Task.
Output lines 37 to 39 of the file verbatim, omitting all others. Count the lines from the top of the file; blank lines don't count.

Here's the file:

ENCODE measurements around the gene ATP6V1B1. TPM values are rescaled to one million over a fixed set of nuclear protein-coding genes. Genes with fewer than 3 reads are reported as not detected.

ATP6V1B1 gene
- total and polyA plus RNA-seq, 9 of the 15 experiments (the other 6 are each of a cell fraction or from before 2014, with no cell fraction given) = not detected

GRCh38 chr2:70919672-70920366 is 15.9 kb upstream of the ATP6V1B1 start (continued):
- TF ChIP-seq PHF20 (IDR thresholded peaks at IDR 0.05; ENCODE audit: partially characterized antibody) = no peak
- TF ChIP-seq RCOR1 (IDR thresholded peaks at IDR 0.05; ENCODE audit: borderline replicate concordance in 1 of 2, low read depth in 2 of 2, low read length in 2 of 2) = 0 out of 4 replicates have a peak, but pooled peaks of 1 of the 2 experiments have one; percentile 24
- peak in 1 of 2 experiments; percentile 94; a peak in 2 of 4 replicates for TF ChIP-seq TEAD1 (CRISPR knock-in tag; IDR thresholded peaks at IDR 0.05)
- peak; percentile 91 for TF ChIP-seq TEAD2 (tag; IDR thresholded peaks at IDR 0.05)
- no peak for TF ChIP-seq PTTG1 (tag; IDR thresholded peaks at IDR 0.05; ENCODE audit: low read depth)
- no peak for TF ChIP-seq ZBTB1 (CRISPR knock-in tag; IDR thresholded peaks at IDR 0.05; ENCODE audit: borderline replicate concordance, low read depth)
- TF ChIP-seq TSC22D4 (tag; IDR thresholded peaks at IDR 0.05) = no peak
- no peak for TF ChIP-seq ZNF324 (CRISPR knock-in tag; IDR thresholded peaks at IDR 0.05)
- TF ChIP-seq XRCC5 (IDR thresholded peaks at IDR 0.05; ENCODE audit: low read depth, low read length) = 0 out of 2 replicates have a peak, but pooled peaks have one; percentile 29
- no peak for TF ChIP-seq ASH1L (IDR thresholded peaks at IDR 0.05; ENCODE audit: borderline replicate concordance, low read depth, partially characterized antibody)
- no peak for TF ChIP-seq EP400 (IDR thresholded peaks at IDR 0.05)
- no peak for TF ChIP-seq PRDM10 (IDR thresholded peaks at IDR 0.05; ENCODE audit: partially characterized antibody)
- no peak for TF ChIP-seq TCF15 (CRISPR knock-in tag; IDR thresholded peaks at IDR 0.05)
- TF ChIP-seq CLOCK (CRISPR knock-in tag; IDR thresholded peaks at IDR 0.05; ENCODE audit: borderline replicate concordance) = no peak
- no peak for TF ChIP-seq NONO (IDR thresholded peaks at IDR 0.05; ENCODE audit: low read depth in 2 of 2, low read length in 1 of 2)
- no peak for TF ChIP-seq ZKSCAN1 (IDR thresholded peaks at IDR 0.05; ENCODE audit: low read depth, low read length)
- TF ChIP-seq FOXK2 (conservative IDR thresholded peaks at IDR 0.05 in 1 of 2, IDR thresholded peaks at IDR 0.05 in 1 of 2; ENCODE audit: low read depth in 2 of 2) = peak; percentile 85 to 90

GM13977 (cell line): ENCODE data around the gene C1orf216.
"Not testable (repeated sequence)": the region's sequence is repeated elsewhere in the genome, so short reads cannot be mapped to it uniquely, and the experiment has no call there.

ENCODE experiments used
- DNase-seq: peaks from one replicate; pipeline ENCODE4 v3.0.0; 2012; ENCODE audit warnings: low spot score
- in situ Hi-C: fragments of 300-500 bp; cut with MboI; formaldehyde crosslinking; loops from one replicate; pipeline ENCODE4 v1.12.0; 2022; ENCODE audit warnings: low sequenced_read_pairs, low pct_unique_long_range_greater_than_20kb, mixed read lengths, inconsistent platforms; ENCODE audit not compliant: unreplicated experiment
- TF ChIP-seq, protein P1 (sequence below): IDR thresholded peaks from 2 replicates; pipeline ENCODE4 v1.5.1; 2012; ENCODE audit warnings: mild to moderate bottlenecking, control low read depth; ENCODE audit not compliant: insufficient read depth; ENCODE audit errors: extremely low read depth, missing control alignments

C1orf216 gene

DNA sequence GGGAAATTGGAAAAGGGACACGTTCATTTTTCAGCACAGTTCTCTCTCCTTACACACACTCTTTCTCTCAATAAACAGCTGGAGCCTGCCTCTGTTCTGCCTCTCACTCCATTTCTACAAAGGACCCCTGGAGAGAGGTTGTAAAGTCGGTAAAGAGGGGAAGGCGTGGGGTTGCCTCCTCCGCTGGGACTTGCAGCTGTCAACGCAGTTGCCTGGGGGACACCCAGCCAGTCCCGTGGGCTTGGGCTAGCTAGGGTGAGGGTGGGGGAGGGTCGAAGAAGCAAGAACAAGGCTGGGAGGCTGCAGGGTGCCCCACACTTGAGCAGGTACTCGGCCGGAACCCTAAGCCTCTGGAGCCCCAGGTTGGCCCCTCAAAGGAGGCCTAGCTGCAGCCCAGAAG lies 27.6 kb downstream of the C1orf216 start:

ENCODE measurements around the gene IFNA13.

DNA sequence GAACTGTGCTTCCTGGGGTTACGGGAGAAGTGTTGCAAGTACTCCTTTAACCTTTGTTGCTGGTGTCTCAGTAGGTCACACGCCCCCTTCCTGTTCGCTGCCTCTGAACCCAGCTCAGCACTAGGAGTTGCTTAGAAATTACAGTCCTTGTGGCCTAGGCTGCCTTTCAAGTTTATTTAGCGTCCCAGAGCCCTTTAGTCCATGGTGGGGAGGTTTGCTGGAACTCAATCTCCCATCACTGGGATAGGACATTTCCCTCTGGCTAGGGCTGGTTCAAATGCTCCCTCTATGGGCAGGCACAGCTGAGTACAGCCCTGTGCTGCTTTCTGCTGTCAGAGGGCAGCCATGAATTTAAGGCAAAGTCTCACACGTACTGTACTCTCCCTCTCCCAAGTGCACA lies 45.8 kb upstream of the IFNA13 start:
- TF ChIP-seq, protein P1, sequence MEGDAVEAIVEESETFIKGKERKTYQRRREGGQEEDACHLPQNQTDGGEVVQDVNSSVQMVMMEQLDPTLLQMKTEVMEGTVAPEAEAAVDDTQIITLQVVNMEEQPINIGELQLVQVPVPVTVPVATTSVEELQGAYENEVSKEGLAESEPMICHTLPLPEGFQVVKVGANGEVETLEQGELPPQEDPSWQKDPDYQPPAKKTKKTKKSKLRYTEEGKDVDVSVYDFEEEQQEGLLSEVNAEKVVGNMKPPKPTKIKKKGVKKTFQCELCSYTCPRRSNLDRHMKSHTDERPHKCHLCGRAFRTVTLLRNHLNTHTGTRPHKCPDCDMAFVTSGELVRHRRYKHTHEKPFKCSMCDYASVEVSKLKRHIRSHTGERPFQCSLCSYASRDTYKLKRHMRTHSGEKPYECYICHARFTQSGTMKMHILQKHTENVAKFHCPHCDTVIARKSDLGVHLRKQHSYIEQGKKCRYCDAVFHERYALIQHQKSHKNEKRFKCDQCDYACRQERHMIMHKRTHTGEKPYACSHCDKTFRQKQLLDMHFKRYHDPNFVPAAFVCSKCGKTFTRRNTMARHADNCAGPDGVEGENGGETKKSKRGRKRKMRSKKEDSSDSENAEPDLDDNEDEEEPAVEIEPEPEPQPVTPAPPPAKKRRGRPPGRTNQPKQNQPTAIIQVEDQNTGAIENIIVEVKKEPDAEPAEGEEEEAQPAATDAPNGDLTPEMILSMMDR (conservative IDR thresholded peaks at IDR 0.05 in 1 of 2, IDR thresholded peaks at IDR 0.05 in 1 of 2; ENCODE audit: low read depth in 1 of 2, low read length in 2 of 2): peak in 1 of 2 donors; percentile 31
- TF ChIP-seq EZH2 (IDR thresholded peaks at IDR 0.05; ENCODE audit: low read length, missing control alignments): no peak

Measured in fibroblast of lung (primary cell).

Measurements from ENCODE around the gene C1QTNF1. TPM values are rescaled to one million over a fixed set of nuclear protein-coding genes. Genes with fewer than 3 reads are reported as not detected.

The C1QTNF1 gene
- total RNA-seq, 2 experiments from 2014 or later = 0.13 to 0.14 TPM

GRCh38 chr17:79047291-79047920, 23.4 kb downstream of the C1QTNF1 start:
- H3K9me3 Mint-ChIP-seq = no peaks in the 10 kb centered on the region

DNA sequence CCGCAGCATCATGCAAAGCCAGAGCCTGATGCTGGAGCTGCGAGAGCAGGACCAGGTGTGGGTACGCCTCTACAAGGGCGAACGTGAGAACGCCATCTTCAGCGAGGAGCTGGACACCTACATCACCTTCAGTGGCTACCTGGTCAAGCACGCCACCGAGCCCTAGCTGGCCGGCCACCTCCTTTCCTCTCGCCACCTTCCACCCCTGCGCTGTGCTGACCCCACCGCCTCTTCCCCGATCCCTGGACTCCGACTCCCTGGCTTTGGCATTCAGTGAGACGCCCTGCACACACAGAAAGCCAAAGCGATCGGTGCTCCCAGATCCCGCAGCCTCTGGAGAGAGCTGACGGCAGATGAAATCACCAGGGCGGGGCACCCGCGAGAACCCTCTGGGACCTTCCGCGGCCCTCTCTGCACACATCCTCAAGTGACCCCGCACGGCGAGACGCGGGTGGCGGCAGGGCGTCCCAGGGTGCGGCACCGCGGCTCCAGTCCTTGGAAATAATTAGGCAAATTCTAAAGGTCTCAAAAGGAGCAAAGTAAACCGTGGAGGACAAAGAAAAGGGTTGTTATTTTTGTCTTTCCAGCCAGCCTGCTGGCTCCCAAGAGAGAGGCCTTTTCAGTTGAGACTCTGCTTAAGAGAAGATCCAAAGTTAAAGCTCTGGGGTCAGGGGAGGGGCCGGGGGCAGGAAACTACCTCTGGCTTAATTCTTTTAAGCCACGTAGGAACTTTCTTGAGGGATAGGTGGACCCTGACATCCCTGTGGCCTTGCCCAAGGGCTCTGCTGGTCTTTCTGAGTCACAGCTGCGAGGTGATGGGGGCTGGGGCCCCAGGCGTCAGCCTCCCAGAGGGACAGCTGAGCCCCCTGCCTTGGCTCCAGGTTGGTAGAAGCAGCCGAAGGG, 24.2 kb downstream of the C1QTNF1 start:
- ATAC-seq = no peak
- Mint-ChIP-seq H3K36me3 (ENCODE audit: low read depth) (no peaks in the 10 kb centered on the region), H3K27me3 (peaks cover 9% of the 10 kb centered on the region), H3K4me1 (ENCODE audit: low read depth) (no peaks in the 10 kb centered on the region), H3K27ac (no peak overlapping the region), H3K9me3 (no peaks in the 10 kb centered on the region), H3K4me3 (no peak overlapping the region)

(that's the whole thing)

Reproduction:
- total RNA-seq, 2 experiments from 2014 or later = 0.13 to 0.14 TPM

GRCh38 chr17:79047291-79047920, 23.4 kb downstream of the C1QTNF1 start:
- H3K9me3 Mint-ChIP-seq = no peaks in the 10 kb centered on the region